With multiple shootings reported over the weekend, gun violence is once again a pressing topic for the Mobile Police Department (MPD), but despite that, Chief Lawrence Battiste believes the city is making progress.
Between Saturday, Sept. 28 and Monday Sept. 30, MPD officers responded to six separate shootings in Mobile that left five people injured and two dead.
The first of two fatal incidents occurred near the 200 block of Laurel Drive Saturday afternoon, though the exact time is unclear. An unidentified man was taken from the scene to a local hospital, where he later died. It’s unclear what the motive or the circumstances that led to the shooting were.
Shortly after that a second shooting was reported at the scene of a vehicle accident less than a mile away. A vehicle had struck a pole, and officials from the Mobile Fire Rescue Department were later able to determine the driver was suffering from a non-life threatening gunshot wound. At this point, police have not said whether they believe the shooting was related to the incident on Laurel Drive.
Also on Saturday, patrons at Walk-On’s on Airport Boulevard were forced to take cover after a domestic argument led to gunshots being fired at the crowded restaurant. According to Public Information Officer Sgt. LaDerrick DuBose, police responded to the scene around 5 p.m., Saturday.
“The victim stated her ex-boyfriend came to the location demanding to see her. The victim stated the subject punched her in the face and he was later put out by the manager,” Dubose said in a statement. “The subject then retrieved a gun from his vehicle and fired multiple shots into the location.”
No injuries were reported in that shooting, and it’s unclear what, if any, damage the shooter caused.
On Sunday, police responded to reports of a body on Charmaine Circle around 9:45 a.m. A spokesperson said police aren’t yet sure if that case is a “criminal homicide,” but described it as a shooting death. Then on Monday, a man sustained non-life threatening injuries after he was shot by a woman at a gas station on Broad Street after an argument turned violent. The suspect quickly fled the area on foot.
So far, only one arrest has been made in all six shootings. None of the victims have been identified.
According to Mobile Metro Jail records, 21-year-old Jacorey Harper was arrested in connection with the shooting at Walk-On’s after turning himself in to police the following day. He’s facing charges of discharging a gun into an occupied building, reckless endangerment and domestic violence.
When asked, Battiste didn’t downplay the recent string of violent crimes, saying “it’s obviously not something we want to see happening in our community.” However, he told Lagniappe the sudden spike in shootings is an aberration when compared to the crime trends in Mobile over the past two years.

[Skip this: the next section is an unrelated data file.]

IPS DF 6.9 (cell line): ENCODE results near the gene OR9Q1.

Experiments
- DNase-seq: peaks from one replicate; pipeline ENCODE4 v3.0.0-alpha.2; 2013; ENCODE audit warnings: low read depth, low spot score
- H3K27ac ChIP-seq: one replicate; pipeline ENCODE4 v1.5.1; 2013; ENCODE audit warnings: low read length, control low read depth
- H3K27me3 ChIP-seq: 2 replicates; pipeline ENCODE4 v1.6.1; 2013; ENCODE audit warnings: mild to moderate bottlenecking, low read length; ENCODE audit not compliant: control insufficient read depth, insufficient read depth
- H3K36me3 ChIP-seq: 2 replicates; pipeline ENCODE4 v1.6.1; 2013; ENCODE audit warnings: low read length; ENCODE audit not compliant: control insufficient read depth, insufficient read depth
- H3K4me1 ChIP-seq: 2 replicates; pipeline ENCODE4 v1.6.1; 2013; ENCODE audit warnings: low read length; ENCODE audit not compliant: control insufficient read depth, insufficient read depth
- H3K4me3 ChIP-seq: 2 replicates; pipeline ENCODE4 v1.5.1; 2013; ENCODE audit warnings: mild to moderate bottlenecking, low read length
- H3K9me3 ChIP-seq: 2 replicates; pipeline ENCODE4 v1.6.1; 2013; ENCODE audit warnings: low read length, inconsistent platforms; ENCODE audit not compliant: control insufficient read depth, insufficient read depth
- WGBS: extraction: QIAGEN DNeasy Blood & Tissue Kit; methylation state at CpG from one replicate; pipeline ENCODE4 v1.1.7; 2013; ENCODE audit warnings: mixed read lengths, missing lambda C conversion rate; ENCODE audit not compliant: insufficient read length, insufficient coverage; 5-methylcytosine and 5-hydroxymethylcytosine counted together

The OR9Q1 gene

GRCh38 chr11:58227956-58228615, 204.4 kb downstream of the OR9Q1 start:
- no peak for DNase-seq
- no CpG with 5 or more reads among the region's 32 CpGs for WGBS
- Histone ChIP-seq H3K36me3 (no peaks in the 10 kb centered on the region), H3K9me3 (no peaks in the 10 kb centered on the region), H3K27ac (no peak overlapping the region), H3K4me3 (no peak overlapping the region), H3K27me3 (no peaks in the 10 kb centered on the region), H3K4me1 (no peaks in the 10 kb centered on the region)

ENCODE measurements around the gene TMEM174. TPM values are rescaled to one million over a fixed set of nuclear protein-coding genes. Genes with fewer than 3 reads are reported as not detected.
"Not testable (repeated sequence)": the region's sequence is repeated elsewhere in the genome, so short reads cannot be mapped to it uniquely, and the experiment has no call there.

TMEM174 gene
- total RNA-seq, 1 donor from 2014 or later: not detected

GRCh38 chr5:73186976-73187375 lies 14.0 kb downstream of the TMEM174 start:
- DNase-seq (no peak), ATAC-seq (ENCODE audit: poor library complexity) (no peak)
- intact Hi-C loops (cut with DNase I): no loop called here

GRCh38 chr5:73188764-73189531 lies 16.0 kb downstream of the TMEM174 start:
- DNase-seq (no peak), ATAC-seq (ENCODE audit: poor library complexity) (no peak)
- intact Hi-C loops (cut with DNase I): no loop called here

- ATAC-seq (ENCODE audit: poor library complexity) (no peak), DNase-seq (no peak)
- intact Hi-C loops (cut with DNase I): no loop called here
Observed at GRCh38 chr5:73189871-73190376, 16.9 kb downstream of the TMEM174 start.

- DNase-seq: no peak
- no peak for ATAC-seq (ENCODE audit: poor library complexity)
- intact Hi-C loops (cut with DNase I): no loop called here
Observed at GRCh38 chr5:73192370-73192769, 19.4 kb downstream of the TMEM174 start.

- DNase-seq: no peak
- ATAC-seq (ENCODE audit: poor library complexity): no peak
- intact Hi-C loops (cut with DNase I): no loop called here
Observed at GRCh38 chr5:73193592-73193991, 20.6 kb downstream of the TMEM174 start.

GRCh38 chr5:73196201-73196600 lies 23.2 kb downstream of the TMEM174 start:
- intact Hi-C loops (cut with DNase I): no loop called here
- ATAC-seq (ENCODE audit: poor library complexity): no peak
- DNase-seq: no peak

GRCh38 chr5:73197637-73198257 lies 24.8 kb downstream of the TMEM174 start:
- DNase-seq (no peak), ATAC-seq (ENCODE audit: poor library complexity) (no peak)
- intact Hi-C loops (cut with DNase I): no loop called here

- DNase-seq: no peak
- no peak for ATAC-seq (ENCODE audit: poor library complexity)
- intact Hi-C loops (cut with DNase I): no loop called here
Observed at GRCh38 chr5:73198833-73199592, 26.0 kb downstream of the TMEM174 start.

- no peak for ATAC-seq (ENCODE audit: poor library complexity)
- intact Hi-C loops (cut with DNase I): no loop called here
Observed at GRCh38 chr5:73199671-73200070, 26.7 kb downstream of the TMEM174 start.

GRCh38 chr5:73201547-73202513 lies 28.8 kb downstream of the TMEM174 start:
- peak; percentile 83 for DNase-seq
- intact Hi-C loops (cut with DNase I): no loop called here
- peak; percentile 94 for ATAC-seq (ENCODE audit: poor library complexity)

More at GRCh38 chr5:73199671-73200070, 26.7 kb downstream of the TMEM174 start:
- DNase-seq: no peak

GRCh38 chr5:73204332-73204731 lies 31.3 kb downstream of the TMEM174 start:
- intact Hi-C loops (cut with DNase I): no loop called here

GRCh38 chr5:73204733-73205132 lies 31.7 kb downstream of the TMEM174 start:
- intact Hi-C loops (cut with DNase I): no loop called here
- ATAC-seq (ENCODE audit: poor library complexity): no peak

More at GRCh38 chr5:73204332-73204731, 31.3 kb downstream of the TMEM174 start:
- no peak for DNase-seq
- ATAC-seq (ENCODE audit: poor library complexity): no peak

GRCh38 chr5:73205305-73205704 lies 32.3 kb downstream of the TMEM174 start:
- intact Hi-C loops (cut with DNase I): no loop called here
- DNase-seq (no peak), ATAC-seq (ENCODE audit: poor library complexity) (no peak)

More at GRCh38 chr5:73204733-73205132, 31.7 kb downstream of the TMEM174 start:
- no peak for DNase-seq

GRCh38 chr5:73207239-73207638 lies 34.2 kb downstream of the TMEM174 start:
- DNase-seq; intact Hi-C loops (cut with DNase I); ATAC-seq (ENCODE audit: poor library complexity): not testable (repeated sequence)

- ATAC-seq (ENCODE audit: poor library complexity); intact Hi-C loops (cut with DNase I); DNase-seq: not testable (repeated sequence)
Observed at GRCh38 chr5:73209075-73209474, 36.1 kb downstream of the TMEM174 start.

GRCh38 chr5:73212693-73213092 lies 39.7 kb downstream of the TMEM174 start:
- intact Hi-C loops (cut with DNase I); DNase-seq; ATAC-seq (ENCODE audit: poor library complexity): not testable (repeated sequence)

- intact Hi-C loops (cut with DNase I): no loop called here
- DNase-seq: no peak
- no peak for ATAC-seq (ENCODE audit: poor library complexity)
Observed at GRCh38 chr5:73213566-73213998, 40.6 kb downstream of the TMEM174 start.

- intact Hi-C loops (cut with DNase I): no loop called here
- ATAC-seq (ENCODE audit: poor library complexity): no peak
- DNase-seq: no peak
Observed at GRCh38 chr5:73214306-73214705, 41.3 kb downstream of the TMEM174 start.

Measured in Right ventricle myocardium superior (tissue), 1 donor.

“This was probably one of the most violent weekends we’ve had in some time, with the exception of the incident we had at Ladd–Peebles Stadium [on Aug. 30] where nine victims were shot at one time,” Battiste said. “However, I do think we’ve had some significant progress as it relates to violent crime.”
Battiste was referring to recent dips in Part 1 crime, which includes serious offenses like homicide, rape, robbery, assault, burglary, larceny and car thefts. According to data from MPD’s 2018 annual report, the city saw a 15 percent reduction in Part 1 crime, which followed an 11 percent drop from 2017.
Mobile also saw a significant reduction in its homicide rate last year. From 2017 to 2018, the number of murders in Mobile fell from 50 to just 28 — a 46 percent drop in the calender year. However, 2019 is already on course to out-pace last year in terms of homicides and shootings.
There have been 30 criminal homicides in Mobile this year, according to an MPD spokesperson, and since January, there have been 139 shooting incidents where victims were actually shot. According to MPD, there were 193 of those incidents in all of 2018.
Outside of the statistical data, Battiste said MPD has also seen success in its recent efforts to prevent gun thefts and keep weapons out of the hands of young people. Following a public campaign earlier this year, Battiste said the number of guns stolen from unlocked cars has gone down around 35 percent.
“A lot of the suspects in our violent crimes are still in that 19 to 30 age range. Taking weapons out of the hands of those that are the least likely to be mature enough to handle them responsibility — that’s where we see our greatest success,” Battiste said. “Keeping weapons out of the hands of juveniles, in particular, has certainly been a focus in our community, and I believe we’ve seen some improvement.”
Battiste said police also plan to make use of a new law that went into effect this week making possession of any stolen firearm a felony offense. Prior to its passage, stealing a gun was considered a felony, but simply being caught with one was only a misdemeanor in many cases, depending on its value.
That bill was carried by Rep. Matt Simpson, R-Mobile, and took effect Tuesday, Oct. 1. It was pushed by a contingent of local law enforcement officials, but was spearheaded by Mobile’s Director of Public Safety James Barber. On Tuesday, Mayor Sandy Stimpson commended Barber for his work on the legislation.
“Today is the first day that we can actually use it, and I can tell you without a doubt that we’re certainly going to be aggressive in our approach to charging individuals that we catch in possession of stolen firearms,” Battiste said. “This is another tool that we can use to help make our community safer by holding those individuals in possession of stolen firearms more accountable for their actions.”
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